There is no appeasing this impulse. In the last few weeks, I read an article asking who ‘gets’ to write fiction about sexual abuse and another telling writers how they must do so should they dare. The current zeitgeist for biographical vampirism is even pushing journalists reporting on issues of public interest to qualify themselves. As James Bloodworth recently put it, having fielded online jibes for writing a reportage book about low wage labour in Britain while not actually being (or no longer being, in his case) a low-wage labourer: ‘A peculiar thing about our age is that one of the easiest ways to get ahead is to talk endlessly about yourself. If you aren’t prepared to emote publicly about how ‘tough’ things were for you personally, you’re effectively at a disadvantage to those that are.’ Were his critics not sure what journalism is?
For those of us that have memoir-worthy backstories but are more memoir-averse, this trial-by-testimony approach to choosing and marketing literature is alarming. As it happens, I fit within several historically ‘spoken for’ and much written about groups. However I don’t write testimony and I do not own these issues. There isn’t one way to emerge from adversity, so demanding a paint-by-numbers approach to its portrayal is frankly childish, reductive, and philistine. Characters should be three-dimensional beings, not mascots commissioned by committee.
As seen in the Shuswap monthly, Friday AM: Oh Kay! by Lorne Reimer, editor & publisher, www.friam.ca.
Kay McCracken has a regular column and she is active hosting and MCing events in and around Salmon Arm. She will be on Vancouver Island in February, followed by “Kay’s Army”. Here is the article:
Kay McCracken will give a talk/reading on her new book, Beyond the Blue Door: a writer’s journey, at 2 pm, Feb. 14 at the Salmon Arm library branch. The cover art is by Frieda Martin.
“I have such respect for Kay McCracken’s indomitable spirit and unquenchable creativity. In this, her second memoir, her eloquent and brave insights offer life-changing revelations about anxiety, depression, children of alcoholics, care-giving and reconciling with aging parents, hardwon self-awareness and how one good and tough soul hung on to her dream of writing until she became a prolific and beloved poet, performer, journalist and memoirist. As she says best: ‘Life dishes up enough heartache; I’ll grab joy while I can.’ This writer and this book are an inspiration and comfort.” – Caroline Woodward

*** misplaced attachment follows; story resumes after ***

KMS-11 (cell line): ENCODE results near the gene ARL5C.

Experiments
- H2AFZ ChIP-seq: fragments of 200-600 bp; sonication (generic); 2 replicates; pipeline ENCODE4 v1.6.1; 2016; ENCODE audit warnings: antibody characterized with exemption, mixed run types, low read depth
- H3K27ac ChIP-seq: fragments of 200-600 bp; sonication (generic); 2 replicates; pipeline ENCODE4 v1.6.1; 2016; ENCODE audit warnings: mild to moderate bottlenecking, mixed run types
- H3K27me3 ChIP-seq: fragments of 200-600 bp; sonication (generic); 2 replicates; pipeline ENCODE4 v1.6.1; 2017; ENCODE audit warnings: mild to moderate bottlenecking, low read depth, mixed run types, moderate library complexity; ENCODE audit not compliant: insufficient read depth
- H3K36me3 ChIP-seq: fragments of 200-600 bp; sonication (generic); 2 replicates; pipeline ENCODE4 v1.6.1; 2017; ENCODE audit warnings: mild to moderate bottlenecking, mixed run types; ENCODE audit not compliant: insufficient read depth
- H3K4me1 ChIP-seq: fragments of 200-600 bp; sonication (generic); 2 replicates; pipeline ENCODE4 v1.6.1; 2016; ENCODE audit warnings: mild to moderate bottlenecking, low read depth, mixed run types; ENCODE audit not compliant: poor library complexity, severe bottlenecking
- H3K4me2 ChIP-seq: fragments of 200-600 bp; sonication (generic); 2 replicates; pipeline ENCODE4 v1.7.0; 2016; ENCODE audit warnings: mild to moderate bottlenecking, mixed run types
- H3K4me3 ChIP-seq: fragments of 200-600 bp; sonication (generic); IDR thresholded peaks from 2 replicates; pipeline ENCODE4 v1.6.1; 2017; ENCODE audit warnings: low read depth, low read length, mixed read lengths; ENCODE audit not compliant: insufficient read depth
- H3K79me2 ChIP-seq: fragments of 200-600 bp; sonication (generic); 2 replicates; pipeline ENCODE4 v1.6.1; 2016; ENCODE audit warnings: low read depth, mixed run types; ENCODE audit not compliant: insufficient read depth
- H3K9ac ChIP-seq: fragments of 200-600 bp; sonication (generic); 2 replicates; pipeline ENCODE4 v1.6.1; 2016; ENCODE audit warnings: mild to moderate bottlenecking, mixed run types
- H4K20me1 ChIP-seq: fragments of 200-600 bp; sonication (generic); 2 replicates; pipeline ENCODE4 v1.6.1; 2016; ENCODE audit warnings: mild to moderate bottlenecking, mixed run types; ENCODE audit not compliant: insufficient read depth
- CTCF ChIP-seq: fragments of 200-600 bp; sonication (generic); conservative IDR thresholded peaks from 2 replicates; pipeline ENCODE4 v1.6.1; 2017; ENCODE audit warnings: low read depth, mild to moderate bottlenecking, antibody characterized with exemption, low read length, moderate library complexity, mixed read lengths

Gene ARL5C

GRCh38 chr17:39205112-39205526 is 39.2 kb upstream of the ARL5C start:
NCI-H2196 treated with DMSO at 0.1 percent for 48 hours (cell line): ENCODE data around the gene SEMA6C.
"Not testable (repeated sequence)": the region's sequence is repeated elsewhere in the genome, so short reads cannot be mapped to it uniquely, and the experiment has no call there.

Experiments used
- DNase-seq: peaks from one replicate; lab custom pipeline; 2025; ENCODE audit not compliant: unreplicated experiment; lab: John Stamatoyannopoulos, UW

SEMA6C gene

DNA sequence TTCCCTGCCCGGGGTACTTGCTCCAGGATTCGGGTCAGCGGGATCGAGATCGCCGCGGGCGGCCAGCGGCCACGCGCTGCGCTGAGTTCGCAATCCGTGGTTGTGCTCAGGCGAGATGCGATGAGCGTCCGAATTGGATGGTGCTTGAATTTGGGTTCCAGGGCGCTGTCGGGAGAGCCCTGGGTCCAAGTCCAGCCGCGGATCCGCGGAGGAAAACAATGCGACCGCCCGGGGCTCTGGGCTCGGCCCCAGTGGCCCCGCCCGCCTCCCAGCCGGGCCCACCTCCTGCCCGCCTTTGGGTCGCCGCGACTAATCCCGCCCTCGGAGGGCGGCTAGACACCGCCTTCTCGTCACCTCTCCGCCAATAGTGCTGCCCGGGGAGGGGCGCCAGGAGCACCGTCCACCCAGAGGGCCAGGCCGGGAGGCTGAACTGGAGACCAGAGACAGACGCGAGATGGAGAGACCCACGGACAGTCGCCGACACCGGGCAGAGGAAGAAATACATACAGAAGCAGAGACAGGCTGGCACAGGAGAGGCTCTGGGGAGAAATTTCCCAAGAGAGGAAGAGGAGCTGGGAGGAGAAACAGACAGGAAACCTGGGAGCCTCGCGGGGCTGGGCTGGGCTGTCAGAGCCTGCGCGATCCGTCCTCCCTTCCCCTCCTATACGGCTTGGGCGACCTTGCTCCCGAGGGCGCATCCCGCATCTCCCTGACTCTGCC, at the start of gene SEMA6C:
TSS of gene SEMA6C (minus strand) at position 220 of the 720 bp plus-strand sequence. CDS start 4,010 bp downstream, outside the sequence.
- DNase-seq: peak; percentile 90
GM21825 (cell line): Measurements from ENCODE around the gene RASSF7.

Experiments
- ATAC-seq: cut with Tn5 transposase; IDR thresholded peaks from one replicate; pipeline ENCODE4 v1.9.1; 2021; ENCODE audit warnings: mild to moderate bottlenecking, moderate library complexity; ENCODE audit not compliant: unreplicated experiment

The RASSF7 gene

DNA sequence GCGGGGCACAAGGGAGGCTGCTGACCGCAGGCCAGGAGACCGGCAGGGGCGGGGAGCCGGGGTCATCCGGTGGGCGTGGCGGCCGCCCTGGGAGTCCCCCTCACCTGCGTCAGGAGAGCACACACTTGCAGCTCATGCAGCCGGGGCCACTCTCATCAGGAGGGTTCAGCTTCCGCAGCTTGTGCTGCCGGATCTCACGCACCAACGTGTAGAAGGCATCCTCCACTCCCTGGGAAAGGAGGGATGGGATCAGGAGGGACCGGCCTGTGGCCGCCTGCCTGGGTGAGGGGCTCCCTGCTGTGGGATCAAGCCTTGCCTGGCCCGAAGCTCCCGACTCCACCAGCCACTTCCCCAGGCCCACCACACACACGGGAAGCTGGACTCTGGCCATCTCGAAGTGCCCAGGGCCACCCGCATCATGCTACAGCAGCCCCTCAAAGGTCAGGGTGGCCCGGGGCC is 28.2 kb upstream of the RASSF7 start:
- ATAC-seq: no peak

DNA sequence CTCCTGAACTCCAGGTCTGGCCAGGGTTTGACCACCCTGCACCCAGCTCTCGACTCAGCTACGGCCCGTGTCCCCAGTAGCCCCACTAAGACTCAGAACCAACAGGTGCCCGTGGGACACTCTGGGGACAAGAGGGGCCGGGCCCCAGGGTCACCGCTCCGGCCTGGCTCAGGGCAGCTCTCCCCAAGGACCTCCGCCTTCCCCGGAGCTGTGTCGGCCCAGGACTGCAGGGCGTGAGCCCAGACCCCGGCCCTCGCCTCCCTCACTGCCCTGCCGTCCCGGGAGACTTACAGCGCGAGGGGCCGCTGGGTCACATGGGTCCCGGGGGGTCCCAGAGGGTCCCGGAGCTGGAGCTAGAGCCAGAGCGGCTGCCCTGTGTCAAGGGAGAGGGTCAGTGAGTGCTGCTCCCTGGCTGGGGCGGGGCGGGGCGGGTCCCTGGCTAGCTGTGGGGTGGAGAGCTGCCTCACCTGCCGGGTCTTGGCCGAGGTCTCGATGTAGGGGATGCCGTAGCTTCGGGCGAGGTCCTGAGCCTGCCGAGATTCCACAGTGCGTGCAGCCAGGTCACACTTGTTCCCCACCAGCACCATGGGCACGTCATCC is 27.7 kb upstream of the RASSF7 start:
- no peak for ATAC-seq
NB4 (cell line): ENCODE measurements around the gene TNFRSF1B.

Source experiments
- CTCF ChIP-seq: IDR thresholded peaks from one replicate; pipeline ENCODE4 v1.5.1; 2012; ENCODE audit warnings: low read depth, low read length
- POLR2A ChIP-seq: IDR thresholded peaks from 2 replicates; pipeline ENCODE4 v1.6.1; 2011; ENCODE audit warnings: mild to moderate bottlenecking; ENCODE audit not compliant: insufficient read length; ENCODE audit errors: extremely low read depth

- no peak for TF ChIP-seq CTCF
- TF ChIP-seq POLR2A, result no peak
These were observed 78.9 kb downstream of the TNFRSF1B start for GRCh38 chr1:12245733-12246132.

The reviews are coming in for Kay McCracken’s second book. Her memoir, Beyond the Blue Door: a writer’s journey, is a sequel to A Raven in My Heart: Reflections of a Bookseller. It picks up where Raven left off and even answers a few questions.
According to Kay, “The Blue Door symbolizes anything we want to get beyond: our fears, anxieties, illness, failures and even hopelessness.”
The story deals with her struggles and ultimately, following a dream, and is bound and intertwined with her mother’s journey as well.
The book should be available at local bookstores by February 9 and through Rutherford Press at https://rutherfordpress.ca/kay-mccracken/ and at Amazon, either in paperback or ebook.
Kay has given the All Month its literary creds as our longtime literary columnist. We are also truly proud of her role as co-founder of Word on the Lake, one of BC’s most established writer and readers’ festival.
Come out to Qualicum Beach Civic Centre on February 16th to hear her read from Beyond the Blue Door: a writer’s journey.
When Ben Nuttall-Smith and I stayed at Susan Musgrave’s Copper Beech B&B a few years ago, I was overwhelmed by the breathtaking beauty of the place and even more so by the ceiling-to-wall nick-knacks and art.
Ben took it all in stride, preferring to sit in his room and write.
Perhaps that really peculiar monster head on the wall – it looks for all the world like the head of the Creature From the Lost Lagoon, but is more likely to be a tuna skull? – perhaps it stirred some of Ben’s creativity as he was reworking “Mad God of the Toltecs”.
If you can get away to Masset on Haida Gwaii, that is the place to stay!
Has anyone heard how Stephen is doing?